They’re also dimensionally stable with regard to lateral forces. In other words, they don’t stretch or tear easily. Crumb rubber underlay offers outstanding recovery and longevity. This makes them ideal for high traffic and very large areas. They are, however, heavier than other underlay types and are not quite as comfortable underfoot as sponge rubber or PU underlays.

The manufacturing process starts with used car tyres, which are ground up and processed to produce tiny crumbs. These are mixed with latex foam and poured onto various types of backing material. The underlay is then passed through a large oven and then cured and cooled. Finally, it’s trimmed, cut, rolled and wrapped into strong and safe to handle packaging.

Sponge rubber underlays are one of the most traditional forms of underlay. They’ve been around since the ‘50s for very good reasons. They’re extremely comfortable: no other underlay produces quite the same feel underfoot.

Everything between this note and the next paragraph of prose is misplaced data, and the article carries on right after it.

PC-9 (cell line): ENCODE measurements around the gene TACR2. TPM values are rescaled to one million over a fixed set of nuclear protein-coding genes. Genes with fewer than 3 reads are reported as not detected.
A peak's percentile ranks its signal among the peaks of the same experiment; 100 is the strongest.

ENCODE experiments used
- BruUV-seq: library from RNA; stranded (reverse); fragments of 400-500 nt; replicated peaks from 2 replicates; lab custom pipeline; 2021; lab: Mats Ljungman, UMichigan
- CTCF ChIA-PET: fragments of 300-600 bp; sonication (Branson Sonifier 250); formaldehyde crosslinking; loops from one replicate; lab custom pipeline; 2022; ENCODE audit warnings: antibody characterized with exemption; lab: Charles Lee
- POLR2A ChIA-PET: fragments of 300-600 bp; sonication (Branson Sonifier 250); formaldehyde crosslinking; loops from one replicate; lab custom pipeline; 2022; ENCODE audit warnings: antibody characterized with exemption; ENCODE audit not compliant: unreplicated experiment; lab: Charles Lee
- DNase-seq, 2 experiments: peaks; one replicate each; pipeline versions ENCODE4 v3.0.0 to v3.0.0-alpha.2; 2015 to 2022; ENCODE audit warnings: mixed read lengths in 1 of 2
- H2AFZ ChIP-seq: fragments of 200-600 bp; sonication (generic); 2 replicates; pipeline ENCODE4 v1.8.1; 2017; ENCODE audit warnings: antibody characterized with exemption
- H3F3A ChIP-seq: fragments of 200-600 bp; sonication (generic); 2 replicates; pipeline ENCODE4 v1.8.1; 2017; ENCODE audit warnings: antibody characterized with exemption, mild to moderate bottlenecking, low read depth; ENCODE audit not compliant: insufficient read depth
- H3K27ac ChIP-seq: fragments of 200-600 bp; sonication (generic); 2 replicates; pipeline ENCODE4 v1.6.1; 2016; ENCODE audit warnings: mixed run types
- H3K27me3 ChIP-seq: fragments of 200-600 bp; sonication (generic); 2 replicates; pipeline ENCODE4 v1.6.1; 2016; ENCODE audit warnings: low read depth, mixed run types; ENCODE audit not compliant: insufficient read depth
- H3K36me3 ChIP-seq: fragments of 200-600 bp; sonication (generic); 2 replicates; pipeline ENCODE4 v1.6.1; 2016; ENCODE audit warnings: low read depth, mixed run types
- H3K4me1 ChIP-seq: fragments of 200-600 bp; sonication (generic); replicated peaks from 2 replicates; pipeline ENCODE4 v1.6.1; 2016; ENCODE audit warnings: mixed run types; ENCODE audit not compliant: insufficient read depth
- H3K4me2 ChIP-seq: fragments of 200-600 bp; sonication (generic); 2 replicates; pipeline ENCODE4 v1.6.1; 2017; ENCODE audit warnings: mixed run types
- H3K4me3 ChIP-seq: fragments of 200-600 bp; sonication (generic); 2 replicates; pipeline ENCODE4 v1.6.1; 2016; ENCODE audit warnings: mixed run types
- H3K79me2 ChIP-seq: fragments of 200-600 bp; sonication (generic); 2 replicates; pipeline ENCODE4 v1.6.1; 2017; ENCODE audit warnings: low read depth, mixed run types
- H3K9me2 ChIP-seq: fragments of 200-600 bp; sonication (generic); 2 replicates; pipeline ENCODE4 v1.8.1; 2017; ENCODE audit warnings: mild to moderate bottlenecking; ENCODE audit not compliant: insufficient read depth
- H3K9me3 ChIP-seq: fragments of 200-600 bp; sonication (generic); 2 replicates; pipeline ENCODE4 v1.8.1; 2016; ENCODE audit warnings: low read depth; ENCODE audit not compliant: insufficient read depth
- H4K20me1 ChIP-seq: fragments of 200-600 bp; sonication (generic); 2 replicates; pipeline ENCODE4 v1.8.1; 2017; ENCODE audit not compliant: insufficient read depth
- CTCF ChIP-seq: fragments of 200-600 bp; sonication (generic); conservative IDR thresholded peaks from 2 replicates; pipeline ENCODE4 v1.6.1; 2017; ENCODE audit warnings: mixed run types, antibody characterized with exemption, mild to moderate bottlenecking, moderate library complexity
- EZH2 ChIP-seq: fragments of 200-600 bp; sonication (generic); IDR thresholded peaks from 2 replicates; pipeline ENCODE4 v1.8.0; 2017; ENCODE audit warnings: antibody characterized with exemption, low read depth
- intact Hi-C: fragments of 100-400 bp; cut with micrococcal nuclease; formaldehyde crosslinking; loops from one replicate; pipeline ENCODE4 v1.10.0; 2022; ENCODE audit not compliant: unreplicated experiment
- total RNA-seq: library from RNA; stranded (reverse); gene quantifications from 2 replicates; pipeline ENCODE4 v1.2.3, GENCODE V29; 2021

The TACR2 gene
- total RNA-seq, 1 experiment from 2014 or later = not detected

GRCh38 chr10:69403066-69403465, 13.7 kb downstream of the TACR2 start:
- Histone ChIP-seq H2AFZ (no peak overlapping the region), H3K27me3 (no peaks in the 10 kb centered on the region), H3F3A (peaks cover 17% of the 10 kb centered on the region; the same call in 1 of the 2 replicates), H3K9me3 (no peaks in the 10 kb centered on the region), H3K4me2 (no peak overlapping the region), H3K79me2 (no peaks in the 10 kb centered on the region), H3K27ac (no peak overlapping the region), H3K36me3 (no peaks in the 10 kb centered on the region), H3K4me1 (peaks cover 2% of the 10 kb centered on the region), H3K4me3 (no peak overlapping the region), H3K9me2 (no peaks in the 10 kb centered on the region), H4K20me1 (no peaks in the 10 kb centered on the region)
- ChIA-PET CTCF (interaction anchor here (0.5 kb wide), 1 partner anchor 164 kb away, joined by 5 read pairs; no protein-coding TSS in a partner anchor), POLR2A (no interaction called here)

They’re also exceptionally good at minimising impact sound and airborne sound between rooms. They’re incredibly flexible and cover more applications than any other type of underlay. They’re heavier and denser than PU foam. Specialist applications include low tog underlays for underfloor heating and thin and dense underlays for hard flooring.

Sponge rubber underlays are made from styrene-butadiene rubber (also called SBR). This is blended with oils, blowing agents and fillers to create the desired performance characteristics. This is followed by a process called calendarising, where the mix is converted to a smooth consistent paste. Once the paste is ready, it’s rolled into a wide thin sheet and this in turn is rolled onto a chain to produce the desired profile of either a flat, textured or waffle underlay.